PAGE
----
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What Is a Legal Expert Witness?

A legal expert witness will typically be called on to testify in court.
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  • Written By: Erin J. Hill
  • Edited By: Bronwyn Harris
  • Last Modified Date: 03 April 2014
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A legal expert witness is someone who is called upon to testify in court because he or she has some specific knowledge, experience, or education that may be helpful in a case. For example, if someone is pulled over and charged with driving under the influence of alcohol, but he claims to be taking a prescription medication that can cause blood alcohol levels to appear elevated even while sober, an expert in the pharmacology field may be called to give insight on those claims. In most cases, a legal expert witness testifies willingly and is often compensated for his or her time.

Before someone is allowed to testify as a legal expert witness, his or her status as an expert within a certain field must be firmly established. There is no concrete formula for determining someone’s “expert” status, but choices are generally made by considering a combination of the person’s educational background, work experience, and awards given for work done in a specific field. For instance, if the prosecution is attempting to prove someone was abusive to a child, the court may bring in a child psychologist to determine if certain behaviors exhibited by the child indicate an abusive situation. Although many experts may be qualified to give such a testimony, the prosecution may be more likely to choose someone who specializes in counseling abused children, or who has worked with a large number of children in abusive situations.

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Other factors in determining who should act as a party’s legal expert witness include how well he or she handles pressure and expresses opinions and facts. The witness should be able to give detailed information about complex subject matter in a way that allows jury members to comprehend what it is being said. The hiring attorney must also be sure the witness agrees with his standpoint regarding a case to ensure that the witness presents information in a way that will further his case.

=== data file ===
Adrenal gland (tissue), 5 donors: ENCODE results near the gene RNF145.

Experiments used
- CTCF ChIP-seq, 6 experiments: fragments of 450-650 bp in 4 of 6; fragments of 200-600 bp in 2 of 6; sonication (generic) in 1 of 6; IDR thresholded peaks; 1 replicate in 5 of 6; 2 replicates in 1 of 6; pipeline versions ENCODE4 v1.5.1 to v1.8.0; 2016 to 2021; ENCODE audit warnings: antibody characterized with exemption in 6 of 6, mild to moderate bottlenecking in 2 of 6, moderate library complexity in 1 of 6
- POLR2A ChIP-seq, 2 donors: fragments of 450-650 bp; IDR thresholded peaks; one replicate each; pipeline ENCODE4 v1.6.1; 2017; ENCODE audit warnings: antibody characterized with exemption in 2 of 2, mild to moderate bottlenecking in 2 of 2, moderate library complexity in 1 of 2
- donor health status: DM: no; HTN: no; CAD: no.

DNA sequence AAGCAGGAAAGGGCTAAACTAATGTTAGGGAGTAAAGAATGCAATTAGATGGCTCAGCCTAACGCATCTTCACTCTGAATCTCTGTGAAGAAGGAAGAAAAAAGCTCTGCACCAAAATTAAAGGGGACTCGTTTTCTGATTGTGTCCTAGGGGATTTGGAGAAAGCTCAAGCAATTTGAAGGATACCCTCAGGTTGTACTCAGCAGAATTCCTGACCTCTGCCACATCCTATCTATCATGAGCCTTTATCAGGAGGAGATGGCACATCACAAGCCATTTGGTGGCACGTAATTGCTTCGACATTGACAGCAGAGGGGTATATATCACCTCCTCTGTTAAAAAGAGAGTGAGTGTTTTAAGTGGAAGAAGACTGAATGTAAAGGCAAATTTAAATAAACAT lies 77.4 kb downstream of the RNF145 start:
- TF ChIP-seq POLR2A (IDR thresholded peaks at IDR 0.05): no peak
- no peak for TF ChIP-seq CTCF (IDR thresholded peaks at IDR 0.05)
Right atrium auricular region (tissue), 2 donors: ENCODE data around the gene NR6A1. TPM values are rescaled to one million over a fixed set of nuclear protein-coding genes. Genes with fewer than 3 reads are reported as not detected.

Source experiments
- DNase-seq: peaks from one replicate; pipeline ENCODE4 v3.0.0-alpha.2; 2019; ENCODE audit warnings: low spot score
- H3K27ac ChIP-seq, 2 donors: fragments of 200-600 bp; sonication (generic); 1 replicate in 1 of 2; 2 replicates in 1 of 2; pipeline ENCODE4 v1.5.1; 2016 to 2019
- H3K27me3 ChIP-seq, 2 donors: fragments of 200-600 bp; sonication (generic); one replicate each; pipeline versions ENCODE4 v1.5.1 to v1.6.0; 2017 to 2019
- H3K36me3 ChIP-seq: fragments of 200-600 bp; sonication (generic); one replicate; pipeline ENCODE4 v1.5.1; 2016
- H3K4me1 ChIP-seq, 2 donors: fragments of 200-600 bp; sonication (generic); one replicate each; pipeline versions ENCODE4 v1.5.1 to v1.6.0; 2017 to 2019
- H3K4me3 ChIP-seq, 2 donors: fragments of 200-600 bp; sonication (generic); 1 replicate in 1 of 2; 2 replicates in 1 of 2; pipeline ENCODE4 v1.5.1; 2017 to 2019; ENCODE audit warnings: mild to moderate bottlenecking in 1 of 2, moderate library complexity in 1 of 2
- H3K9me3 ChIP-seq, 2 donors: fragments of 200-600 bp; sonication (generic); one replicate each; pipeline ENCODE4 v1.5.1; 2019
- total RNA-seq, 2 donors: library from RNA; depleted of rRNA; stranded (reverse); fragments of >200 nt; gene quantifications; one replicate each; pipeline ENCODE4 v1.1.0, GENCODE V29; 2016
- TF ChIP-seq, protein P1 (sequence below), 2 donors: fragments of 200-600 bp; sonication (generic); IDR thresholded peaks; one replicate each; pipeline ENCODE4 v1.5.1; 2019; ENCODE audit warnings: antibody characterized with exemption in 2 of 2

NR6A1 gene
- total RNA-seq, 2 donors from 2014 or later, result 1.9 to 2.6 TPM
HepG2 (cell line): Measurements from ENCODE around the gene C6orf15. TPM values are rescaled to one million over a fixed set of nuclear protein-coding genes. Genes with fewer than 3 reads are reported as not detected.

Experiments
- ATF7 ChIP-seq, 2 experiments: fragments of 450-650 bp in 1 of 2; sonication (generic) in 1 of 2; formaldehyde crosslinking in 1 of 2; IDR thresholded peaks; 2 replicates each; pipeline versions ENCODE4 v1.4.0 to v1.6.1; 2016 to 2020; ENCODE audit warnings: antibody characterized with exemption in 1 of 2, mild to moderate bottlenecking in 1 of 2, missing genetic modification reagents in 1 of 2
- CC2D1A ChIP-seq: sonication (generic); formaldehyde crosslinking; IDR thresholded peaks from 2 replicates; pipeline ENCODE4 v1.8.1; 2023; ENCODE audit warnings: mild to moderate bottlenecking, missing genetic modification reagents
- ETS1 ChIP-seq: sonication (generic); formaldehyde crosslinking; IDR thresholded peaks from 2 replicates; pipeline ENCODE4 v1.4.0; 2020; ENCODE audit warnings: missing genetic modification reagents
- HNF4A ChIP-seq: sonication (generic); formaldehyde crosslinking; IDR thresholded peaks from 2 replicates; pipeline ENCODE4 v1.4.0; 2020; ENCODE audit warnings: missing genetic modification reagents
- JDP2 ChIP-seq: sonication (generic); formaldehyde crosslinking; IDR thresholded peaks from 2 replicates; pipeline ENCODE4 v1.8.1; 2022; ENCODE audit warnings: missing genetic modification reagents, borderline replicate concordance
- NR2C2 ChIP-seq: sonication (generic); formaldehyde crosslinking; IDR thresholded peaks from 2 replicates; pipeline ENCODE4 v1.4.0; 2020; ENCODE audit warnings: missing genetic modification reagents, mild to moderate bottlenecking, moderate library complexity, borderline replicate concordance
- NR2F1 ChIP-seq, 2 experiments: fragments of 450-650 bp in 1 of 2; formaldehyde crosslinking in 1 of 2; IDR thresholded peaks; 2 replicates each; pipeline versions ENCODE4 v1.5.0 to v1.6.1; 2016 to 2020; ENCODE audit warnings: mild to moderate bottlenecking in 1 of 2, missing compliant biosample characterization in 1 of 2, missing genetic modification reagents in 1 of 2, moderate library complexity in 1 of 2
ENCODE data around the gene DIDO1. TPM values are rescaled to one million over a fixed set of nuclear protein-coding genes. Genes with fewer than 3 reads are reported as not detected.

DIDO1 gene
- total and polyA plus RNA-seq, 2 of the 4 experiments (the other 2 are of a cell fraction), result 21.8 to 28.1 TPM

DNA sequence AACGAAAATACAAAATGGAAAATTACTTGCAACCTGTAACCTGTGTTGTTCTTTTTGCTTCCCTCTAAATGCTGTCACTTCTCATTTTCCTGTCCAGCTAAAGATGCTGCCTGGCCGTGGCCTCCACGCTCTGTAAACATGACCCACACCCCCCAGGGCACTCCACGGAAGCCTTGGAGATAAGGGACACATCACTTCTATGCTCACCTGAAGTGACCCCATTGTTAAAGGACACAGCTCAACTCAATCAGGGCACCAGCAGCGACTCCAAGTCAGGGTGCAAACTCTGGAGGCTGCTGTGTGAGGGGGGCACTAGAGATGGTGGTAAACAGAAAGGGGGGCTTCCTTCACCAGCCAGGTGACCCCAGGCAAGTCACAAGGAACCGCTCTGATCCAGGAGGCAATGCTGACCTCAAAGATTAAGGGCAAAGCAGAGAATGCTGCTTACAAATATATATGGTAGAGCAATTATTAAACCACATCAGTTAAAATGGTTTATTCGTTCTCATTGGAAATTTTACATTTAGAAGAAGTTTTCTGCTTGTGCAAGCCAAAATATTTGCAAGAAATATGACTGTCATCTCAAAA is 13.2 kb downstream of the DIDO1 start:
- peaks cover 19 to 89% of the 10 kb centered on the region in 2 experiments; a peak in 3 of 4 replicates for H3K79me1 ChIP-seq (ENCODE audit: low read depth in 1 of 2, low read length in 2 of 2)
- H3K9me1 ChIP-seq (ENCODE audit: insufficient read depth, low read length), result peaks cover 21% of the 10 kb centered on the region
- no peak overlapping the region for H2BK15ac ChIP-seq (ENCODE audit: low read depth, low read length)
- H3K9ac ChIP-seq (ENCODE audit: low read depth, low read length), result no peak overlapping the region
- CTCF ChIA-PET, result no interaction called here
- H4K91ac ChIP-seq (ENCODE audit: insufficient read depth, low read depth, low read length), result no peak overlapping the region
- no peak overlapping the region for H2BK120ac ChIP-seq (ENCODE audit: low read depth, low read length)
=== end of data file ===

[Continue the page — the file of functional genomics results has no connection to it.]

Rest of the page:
In the beginning stages of a trial, the expert will likely review large quantities of information regarding the case and form his or her expert opinion based on that information, as well as any research or tests that may be performed to help back up a particular point of view. Often, the legal expert witness will draw up a report stating his or her opinions on the case or similar situations that may have been previously studied. A deposition may also take place in which the opposing side questions the witness under oath to gain information regarding his or her opinions, knowledge, and research in order to form a rebuttal. Depositions are recorded and/or transcribed by a court reporter.

During the actual trial or hearing, the legal expert witness will be asked to provide his or her credentials as an expert. At that time, the testimony will begin. Experts may be asked to present facts and opinions during the course of testimony. For example, the expert in the child abuse case may be asked what behaviors abused children typically exhibit. This question requires the answer to state facts based on research and statistical analysis. On the other hand, if the question is “Do you think the behaviors the victim is showcasing were caused by abuse?” the answer would be based on professional opinion.

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